* Weeding.

* Watering.

Depending upon the age of your child, you may have to supervise work time in their garden, but do your best not to take over. This garden is your child's, and he should be free to make a few mistakes. But do take advantage of those mistakes and turn them into science lessons. (For example, if your son over-waters the peas, give him an explanation of why too much water is bad for plants. Better yet, set up three plants for an experiment: One to water properly, one to over-water, and one to not water at all.)

For long-handles tools (like spades and hoes), you may need to purchase child-sized tools, but honestly, kids prefer to weed by hand. Otherwise, your kids ought to be able to use easy-to find adult tools like hand spades. I don't recommend purchasing gardening tools in the toy aisle, since they tend to be pretty useless in the garden.

Encourage your child to pick the food he grows whenever he likes, eating  them fresh from his garden. If your child likes to cook, also think about purchasing a book like the Simply In Season Cookbook, which teaches kids a bit about seasonal food and has simple and yummy recipes they can prepare. Finally, try reading with your kids about gardening.These titles were big hits in our home, fueling my young kids' enthusiasm and making them shout, "Let's go tend our garden, Mommy!"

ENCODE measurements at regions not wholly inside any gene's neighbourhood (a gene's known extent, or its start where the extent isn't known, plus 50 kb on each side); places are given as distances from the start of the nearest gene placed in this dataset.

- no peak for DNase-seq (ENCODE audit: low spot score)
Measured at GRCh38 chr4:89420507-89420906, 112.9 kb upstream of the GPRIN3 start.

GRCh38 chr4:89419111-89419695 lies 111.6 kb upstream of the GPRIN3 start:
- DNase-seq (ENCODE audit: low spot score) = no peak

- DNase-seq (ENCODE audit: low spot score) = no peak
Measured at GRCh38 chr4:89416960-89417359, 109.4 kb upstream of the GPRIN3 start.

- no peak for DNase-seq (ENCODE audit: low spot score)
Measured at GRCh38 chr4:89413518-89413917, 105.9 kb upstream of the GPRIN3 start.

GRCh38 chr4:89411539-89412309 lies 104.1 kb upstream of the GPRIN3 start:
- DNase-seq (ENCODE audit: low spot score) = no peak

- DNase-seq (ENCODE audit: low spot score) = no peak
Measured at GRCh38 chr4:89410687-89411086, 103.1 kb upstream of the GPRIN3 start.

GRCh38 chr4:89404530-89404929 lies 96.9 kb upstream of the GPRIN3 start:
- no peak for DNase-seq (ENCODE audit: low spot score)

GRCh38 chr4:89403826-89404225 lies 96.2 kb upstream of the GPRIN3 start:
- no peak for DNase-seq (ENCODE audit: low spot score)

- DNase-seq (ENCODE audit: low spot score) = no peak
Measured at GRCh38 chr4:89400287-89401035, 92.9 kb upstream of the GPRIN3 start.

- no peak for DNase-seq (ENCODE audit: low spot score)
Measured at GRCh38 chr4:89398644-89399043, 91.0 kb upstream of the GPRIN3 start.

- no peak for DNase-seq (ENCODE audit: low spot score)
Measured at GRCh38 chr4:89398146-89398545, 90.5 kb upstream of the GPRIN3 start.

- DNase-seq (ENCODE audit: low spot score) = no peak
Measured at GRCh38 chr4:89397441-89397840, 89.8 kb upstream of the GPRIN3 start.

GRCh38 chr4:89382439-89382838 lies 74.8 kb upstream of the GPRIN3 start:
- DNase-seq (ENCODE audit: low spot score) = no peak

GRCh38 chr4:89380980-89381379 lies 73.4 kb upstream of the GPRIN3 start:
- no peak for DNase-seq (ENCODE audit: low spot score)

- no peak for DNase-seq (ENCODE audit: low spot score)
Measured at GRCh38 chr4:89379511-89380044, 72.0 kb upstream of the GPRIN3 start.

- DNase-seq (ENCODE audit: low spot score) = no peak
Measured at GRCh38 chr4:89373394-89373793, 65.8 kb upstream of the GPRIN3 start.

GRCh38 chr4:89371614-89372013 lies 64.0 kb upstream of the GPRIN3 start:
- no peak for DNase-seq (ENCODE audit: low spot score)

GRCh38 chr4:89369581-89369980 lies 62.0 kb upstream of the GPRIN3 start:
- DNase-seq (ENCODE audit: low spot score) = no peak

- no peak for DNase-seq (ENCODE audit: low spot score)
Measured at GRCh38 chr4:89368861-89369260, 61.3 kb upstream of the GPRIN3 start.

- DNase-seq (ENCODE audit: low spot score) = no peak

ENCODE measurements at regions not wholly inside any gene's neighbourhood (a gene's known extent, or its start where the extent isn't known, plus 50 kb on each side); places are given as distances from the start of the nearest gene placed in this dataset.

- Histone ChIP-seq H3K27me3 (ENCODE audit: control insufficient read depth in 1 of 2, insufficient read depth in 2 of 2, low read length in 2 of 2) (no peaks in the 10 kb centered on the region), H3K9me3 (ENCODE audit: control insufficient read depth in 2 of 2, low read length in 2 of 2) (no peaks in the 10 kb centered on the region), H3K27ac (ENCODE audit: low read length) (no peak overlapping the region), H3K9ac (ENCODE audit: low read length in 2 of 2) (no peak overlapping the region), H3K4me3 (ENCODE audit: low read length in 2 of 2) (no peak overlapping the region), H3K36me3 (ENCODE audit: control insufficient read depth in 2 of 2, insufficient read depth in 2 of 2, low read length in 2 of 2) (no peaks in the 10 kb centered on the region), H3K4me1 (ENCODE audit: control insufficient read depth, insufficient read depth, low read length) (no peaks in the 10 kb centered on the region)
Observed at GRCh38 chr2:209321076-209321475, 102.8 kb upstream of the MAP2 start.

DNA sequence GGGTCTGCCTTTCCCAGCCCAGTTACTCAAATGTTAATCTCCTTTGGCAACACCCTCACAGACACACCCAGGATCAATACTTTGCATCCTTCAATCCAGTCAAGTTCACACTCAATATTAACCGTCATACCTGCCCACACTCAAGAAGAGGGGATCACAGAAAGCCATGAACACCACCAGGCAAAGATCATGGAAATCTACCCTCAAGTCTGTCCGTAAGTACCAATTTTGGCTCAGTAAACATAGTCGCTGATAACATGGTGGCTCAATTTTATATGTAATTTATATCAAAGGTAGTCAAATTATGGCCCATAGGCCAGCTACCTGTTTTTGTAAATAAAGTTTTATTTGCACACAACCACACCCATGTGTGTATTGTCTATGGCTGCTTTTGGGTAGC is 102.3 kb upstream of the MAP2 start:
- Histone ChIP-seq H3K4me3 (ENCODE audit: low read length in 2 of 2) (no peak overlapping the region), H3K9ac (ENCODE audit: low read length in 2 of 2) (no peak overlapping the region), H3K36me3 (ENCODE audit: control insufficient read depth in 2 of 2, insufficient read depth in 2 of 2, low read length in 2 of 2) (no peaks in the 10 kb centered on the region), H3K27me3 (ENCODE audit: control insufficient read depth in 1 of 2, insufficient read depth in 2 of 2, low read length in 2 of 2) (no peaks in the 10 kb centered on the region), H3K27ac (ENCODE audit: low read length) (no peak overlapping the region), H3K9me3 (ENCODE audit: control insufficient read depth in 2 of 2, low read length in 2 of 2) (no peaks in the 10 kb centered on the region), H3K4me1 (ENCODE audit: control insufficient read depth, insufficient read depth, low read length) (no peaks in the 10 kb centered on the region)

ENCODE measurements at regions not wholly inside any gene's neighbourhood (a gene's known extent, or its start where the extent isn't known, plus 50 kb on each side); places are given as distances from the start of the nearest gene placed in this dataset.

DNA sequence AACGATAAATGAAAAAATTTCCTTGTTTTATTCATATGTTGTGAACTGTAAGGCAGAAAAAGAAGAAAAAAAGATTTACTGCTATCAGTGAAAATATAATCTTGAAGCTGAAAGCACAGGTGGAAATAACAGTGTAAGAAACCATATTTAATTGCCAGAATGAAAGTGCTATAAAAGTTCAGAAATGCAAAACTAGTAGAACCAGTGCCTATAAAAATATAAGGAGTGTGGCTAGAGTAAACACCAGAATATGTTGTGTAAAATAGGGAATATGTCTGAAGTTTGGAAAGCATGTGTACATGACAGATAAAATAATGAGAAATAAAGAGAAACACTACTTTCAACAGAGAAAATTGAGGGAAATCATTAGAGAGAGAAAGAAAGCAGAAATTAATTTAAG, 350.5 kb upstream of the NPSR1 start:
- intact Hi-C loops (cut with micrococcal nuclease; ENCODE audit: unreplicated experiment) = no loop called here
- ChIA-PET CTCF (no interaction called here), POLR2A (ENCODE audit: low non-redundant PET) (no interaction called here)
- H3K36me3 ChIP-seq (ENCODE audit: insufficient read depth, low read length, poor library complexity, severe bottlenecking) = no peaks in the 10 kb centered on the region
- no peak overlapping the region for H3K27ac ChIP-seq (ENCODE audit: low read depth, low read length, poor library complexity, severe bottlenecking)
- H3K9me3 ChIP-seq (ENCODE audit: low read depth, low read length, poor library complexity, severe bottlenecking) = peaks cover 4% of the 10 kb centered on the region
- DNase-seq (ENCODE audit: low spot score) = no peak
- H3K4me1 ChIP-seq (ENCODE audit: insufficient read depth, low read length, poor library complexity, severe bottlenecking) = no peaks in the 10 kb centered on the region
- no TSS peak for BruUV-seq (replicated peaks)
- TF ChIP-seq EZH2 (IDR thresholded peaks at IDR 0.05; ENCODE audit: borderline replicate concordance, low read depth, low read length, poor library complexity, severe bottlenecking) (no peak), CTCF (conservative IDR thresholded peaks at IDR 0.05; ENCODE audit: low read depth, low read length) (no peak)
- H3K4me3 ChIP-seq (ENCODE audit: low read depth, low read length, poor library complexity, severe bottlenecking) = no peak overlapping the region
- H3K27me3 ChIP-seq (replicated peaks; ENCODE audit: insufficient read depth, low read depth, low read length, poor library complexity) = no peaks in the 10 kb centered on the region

How Groundhog's Garden Grew 
Up, Down, and Around
Garden Partners
Wiggling Worms at Work
Are You a Ladybug?

What About Older Kids?

I think it is easier to start kids in gardening when they are young and want to be like Mom or Dad, but certainly all is not lost if your kids are tweens or teens. If you're fortunate, your older child is eager to learn and all you have to do is give her a small piece of land (or some pots) and let her have at it with a small amount of guidance. But if your child is not eager to learn gardening, that's okay, too. Just make gardening part of her chores - one of the list of things she does to contribute to the household. 

With the under-eager gardener, a garden of his own is probably not the best choice. Instead, let your child work alongside you in the family garden. Let him complain, if he must, but trust me when I say he will pick up gardening skills along the way. I can't promise you'll turn your son into a person who loves gardening, but I can say that if you stick with it, your son will learn at least the basics of growing food. And that's really something in today's world.

A version of this post first appeared in March of 2010.


  1. Love this post, especially the last point about having your kids help out, even if they are less than enthusiastic about it. My 15 year old daughter loved helping in the garden as a younger child, but lost interest as a pre-teen. But suddenly, this year, she is extremely excited about growing flowers and is voluntarily helping with all garden chores. I am milking it for all it's worth! 😁

  2. Maridy, I'm glad your daughter is coming around! :)